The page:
Night shift: A new method for safety

Night shift: A new method for safety

Whelan Security contract terminated, student employees to work overnight  

An improved swipe card system, 500 surveillance cameras and a new Communication Center for monitoring campus are not the only methods of campus security, as students are now being called to work the night shifts at residence halls next semester.

The transition, announced in an email to students living on campus from Director of Housing and Residence Life Joshua Walehwa on Monday, Dec. 5, met the campus community with a mix of responses, as Whelan Security will be replaced by student workers, effective Jan. 14.

Under this new staffing system, most residence halls, excluding Griesedieck and Reinert halls, will be without a desk attendant from 9 a.m. to 5 p.m., and the student hours will be shifted to the evening.  The decision was made at the senior leadership level at the University, according to Vice President of Student Development Kent Porterfield.

“There is no reason why students can’t provide the same type of services as Whelan now that there are back up services for them–cameras in the lobbies, cameras at the exterior–we have a system that I believe works very well,” Porterfield said. “If you traveled around, I think you would find that the most common way of staffing residence halls is from students. I am of the opinion that students can provide that service and do it very well.”

Since 2007, Whelan Security, a private security service, has been contracted by the University to monitor the residence halls during the late-night shifts from 10 p.m. to 7 a.m.  Porterfield said that Whelan Security was never intended to be a permanent service, as the administration worked to find a more “layered security approach.”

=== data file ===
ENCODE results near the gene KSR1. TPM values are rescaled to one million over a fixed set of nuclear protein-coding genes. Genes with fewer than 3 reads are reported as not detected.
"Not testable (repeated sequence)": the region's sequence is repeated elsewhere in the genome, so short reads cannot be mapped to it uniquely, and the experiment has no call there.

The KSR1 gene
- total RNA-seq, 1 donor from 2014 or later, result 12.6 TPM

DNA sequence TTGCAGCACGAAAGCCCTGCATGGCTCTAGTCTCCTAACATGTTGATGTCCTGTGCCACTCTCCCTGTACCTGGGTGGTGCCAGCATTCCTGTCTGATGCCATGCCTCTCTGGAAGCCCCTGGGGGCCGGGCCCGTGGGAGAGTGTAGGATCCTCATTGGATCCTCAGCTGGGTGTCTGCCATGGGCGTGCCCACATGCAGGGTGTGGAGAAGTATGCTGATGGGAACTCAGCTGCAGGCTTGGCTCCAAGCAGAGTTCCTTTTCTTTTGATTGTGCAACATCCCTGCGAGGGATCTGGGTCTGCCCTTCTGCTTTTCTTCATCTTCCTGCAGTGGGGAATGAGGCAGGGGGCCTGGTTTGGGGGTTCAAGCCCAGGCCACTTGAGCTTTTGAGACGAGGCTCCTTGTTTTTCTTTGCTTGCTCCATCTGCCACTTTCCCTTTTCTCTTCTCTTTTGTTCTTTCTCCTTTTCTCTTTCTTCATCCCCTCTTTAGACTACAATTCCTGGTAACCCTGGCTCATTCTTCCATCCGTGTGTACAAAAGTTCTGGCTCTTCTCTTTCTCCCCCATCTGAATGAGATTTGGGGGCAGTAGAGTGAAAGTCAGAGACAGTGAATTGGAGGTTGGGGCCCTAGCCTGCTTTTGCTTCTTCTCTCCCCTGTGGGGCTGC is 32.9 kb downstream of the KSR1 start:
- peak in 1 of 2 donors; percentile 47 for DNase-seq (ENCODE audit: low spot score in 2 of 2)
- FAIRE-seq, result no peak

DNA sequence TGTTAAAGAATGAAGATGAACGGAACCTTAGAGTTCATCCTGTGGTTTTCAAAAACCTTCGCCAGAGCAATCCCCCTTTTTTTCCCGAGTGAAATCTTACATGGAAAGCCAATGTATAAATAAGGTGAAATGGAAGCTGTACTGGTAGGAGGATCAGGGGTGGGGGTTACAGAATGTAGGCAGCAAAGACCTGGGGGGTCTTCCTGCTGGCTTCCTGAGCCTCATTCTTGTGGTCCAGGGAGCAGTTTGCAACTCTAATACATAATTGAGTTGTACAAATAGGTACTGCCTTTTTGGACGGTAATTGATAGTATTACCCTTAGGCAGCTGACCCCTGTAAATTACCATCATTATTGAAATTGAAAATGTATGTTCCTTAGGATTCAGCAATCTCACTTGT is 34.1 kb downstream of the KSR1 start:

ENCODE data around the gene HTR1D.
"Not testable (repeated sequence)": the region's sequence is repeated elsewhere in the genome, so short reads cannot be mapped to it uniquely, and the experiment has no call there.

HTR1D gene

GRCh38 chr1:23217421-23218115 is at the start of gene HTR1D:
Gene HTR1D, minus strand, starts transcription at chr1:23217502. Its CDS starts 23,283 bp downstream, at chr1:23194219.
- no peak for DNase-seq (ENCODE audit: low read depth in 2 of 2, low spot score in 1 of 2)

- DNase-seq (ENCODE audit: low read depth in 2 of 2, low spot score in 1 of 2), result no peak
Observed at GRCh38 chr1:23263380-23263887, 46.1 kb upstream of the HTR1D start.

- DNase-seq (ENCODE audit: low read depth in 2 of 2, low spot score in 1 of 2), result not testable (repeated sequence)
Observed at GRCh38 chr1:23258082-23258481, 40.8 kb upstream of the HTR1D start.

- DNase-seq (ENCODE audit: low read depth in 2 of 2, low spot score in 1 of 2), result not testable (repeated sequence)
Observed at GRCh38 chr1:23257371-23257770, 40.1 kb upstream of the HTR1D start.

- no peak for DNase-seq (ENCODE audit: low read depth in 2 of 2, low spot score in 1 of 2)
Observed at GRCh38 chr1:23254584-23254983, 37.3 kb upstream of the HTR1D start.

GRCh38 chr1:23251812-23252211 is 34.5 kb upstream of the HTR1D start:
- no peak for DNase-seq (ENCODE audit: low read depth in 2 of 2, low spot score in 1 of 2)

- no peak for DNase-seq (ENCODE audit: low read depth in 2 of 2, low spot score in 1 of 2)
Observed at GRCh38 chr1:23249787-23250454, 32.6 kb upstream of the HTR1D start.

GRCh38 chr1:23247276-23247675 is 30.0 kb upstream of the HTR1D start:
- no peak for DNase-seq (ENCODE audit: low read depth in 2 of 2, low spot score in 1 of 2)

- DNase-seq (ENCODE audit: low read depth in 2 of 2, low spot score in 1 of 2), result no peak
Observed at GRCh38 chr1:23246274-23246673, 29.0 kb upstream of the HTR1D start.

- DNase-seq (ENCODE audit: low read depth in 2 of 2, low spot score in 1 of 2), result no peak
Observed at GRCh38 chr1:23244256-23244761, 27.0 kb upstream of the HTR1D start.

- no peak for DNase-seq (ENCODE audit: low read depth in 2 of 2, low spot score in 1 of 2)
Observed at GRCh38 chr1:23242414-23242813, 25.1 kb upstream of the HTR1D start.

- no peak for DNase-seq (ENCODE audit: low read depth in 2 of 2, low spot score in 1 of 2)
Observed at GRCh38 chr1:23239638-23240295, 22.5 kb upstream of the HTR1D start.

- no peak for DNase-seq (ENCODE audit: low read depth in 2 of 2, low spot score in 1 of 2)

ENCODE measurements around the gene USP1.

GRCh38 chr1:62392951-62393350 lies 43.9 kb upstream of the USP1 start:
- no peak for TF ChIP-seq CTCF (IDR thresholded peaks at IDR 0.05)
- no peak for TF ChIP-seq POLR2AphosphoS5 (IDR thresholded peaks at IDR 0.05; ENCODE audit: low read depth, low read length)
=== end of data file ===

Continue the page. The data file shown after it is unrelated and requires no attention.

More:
Porterfield, Walehwa and other administrators said they believe this layered security has been reached, as the Department of Public Safety and Security Services prepares its move to the Wool Center on Dec. 19 with new security technology, including a Communication Center. The center will feature 500 security cameras on campus to be monitored from one location.  Assistant Vice President and Director of DPSSS Roland Corvington said he believes that with these new resources and with an increased responsibility of students, security can be shared by the entire campus.

“When I came here 15 months ago, it was as if DPSSS was the definition of security on this campus. It was as if no one else had any responsibility,” Corvington said. “I think things have changed, and I think this is just a natural progression of seeking more ownership from students in a process that impacts them directly.”